In the early 1970s, with the hotel threatened with demolition, governor Luis A. Ferré issued an executive order, declaring the structure a cultural heritage site. In 1973, the Condado Beach Hotel was united with the adjacent La Concha Hotel into one resort, known as the Hyatt Puerto Rico. The 1940s East Wing of the Condado Beach Hotel was demolished in 1975 and a huge convention wing was built in its place, joining the Condado Beach and La Concha Hotels into one physical complex. In 1976, with construction complete, management of the complex was taken over by Hilton International and it was renamed the Condado Beach La Concha Convention Center. Management later transferred to Carnival Cruise Line, which renamed the resort The Condado Beach Trio. The La Concha Hotel wing closed in 1995 and the state-owned hotel was known in its final years as The Condado Beach Hotel & Casino, before the entire complex closed on June 30, 1997, as it was losing $7 million a year. The properties sat vacant for many years, and the La Concha and Condado Beach Hotels were finally severed in 2004. The convention center that joined them was demolished to build a public park.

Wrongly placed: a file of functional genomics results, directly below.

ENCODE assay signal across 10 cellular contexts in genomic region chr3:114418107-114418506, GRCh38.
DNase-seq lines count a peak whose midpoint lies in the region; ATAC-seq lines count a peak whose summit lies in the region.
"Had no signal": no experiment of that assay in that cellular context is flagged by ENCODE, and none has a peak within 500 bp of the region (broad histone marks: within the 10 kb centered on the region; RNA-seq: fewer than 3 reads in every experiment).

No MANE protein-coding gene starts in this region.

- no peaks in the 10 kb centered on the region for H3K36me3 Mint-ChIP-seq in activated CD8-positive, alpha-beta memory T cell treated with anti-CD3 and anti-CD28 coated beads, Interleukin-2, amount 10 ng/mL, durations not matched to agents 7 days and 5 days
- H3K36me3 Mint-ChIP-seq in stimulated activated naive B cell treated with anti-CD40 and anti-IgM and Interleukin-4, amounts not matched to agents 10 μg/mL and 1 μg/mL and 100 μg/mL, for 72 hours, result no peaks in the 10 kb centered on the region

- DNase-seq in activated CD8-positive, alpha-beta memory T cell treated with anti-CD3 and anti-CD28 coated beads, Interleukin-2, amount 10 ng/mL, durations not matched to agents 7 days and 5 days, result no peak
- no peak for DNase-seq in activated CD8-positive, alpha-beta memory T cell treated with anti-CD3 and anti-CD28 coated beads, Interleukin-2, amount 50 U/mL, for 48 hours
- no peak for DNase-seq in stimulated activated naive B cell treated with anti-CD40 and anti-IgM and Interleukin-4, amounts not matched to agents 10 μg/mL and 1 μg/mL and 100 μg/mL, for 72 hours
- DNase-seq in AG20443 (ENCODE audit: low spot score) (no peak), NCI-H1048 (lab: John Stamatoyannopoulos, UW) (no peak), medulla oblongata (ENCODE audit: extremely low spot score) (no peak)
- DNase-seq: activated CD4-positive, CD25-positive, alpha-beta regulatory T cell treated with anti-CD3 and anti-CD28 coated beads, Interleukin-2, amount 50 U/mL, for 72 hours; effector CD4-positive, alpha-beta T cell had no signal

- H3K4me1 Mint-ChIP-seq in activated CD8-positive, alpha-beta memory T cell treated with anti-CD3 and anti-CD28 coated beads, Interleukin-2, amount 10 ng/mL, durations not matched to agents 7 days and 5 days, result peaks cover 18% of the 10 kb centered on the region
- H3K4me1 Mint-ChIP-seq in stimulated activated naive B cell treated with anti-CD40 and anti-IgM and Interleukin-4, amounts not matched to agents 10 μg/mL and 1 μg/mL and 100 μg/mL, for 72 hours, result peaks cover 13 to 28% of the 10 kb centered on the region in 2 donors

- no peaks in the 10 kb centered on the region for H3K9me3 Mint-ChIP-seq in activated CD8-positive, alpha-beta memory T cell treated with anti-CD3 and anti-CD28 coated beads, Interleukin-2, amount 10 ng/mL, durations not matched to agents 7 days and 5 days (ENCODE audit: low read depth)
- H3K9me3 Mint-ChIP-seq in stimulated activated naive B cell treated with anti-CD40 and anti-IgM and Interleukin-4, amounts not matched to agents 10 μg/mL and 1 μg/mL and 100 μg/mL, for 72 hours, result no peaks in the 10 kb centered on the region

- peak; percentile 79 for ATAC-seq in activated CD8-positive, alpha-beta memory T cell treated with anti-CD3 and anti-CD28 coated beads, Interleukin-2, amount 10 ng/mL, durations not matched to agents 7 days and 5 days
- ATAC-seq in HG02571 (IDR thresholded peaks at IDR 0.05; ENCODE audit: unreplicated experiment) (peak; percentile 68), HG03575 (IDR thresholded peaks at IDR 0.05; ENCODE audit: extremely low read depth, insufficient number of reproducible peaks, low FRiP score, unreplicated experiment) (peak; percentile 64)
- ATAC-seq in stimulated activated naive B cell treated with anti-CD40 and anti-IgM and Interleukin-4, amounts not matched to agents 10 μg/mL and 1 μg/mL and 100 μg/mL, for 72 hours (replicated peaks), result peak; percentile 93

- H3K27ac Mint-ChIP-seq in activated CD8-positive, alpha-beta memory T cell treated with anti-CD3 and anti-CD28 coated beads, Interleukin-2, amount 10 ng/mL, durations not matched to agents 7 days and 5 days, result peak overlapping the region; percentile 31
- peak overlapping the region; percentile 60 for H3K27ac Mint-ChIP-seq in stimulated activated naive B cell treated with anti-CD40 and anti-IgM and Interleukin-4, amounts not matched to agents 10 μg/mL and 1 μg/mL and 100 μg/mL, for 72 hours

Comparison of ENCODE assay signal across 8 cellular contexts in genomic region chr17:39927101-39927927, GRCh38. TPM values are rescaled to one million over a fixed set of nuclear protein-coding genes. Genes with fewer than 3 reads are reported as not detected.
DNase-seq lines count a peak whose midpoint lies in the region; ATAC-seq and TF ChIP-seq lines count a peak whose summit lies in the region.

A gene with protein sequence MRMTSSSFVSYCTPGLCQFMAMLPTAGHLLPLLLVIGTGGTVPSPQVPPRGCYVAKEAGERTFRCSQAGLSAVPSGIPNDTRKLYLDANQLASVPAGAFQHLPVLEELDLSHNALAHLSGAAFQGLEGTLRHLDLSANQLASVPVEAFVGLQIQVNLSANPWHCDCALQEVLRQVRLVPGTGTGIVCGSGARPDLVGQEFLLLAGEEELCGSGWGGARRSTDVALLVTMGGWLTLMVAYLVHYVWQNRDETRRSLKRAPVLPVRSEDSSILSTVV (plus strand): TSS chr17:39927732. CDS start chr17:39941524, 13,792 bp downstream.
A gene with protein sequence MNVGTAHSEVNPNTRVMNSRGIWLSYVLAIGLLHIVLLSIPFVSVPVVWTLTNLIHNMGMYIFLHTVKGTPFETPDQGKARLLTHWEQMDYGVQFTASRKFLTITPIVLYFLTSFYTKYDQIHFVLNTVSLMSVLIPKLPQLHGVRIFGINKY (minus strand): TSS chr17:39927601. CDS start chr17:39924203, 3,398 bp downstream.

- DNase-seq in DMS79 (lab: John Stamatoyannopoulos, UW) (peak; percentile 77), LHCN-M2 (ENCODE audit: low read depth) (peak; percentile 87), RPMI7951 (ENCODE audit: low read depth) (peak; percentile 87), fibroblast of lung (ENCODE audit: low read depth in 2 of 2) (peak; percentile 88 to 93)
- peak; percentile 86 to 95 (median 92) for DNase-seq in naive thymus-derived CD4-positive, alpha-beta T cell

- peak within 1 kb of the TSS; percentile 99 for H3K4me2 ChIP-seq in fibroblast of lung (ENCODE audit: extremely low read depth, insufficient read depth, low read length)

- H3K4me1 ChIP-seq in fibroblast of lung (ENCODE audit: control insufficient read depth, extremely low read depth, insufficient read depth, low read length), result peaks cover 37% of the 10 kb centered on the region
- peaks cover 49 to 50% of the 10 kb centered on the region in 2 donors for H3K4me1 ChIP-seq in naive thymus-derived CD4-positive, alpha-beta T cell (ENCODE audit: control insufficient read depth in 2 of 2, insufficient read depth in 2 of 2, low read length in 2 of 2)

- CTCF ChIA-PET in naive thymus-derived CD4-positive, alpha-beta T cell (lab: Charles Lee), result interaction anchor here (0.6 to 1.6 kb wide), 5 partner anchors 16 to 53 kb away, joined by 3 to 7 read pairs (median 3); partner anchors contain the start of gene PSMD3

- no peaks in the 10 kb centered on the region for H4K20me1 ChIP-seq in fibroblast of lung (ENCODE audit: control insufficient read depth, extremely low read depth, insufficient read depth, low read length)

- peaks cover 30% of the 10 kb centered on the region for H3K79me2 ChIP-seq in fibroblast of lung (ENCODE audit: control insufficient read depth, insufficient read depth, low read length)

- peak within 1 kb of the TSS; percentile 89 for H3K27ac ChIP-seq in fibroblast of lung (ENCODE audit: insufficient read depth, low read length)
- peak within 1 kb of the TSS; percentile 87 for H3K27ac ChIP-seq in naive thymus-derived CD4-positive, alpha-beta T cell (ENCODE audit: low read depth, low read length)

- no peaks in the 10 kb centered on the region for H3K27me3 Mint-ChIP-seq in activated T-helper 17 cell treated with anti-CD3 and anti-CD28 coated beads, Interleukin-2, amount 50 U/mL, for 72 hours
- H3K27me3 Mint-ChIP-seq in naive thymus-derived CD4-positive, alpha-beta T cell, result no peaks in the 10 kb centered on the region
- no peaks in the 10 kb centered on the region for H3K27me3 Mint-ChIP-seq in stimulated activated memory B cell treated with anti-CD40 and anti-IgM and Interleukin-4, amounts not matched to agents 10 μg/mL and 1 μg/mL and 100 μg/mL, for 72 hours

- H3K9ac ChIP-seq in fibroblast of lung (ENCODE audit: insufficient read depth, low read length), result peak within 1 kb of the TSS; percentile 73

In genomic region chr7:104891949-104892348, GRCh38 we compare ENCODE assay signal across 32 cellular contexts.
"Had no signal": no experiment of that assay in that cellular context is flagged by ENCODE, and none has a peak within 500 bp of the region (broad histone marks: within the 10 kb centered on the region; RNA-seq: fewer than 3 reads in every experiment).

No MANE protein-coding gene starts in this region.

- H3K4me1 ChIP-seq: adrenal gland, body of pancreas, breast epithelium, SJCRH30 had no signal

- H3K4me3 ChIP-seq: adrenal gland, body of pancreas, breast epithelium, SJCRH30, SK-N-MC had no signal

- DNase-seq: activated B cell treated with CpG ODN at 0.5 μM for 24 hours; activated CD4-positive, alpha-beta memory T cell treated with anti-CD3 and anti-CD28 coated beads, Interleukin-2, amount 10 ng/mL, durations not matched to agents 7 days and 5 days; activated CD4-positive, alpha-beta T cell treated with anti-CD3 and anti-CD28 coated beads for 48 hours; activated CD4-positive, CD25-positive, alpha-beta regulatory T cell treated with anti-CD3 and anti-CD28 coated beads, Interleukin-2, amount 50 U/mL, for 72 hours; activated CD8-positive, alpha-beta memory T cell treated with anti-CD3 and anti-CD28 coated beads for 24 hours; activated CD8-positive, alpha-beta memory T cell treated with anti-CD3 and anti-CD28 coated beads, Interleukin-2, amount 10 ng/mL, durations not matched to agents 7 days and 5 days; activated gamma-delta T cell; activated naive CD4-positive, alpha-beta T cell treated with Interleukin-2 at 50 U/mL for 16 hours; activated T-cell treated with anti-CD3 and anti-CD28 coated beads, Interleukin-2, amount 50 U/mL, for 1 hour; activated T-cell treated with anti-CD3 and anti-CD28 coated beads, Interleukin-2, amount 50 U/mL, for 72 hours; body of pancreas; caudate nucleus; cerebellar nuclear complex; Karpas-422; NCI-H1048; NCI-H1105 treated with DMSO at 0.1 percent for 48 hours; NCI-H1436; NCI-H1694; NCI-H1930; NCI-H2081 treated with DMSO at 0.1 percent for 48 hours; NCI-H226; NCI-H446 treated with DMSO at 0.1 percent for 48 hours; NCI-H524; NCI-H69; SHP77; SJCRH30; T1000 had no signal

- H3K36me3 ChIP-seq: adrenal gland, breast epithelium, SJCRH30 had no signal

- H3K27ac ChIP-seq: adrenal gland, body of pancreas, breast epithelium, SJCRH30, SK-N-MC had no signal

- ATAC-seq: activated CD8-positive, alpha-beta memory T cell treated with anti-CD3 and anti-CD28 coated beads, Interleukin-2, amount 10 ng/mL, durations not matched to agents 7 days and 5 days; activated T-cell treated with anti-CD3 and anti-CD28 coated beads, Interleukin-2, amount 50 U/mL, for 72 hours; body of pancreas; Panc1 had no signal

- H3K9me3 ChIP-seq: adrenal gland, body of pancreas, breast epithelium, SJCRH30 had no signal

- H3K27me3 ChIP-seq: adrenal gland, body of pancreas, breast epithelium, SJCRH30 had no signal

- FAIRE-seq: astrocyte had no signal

In 1997, the administration of Pedro Rosselló proposed that the Condado area be redeveloped. Brian McLaughlin suggested renovating and expanding the hotel, but then-San Juan mayor Sila M. Calderon challenged the proposal in court. This led to the hotel being abandoned until 2002 when she finally agreed. Having been abandoned for seven years, the hotel's renovation was finally undertaken at a cost of US$270 million in 2003. The goal was to transform it into a five-star hotel with resemblance to the original 1919 structure. The 1962 West Wing was demolished in 2003, in preparation for this work. The remaining original 1919 central hotel structure was listed on the National Register of Historic Places in 2008.
On 16 October 2012, after ten years and 53,441 hours of renovations, two years longer than originally planned, a part of the renovated hotel comprising several new banquet halls, bars and restaurants was finally opened for business. On December 1, 2014, the newly built 11-story twin towers on either side of the central structure were opened. The renovated rooms are 17 feet wide with high ceilings. The bathrooms have double sinks and both a shower and tub. The original staircases, however, remain in place. The remodeling was handled by a team led by Hugh Andrews and Jorge Rossello.
Among the newly built restaurants, "1919", "Tacos & Tequila by Patron", "Veritas", "Marabar" and "Avo Lounge"; "1919" has been credited as "Puerto Rico's finest restaurant" by Turismo, the Puerto Rico Tourism Company.
- Tourism in the United States
- Tourism in Puerto Rico
- List of hotels in Puerto Rico
- National Register of Historic Places listings in metropolitan San Juan, Puerto Rico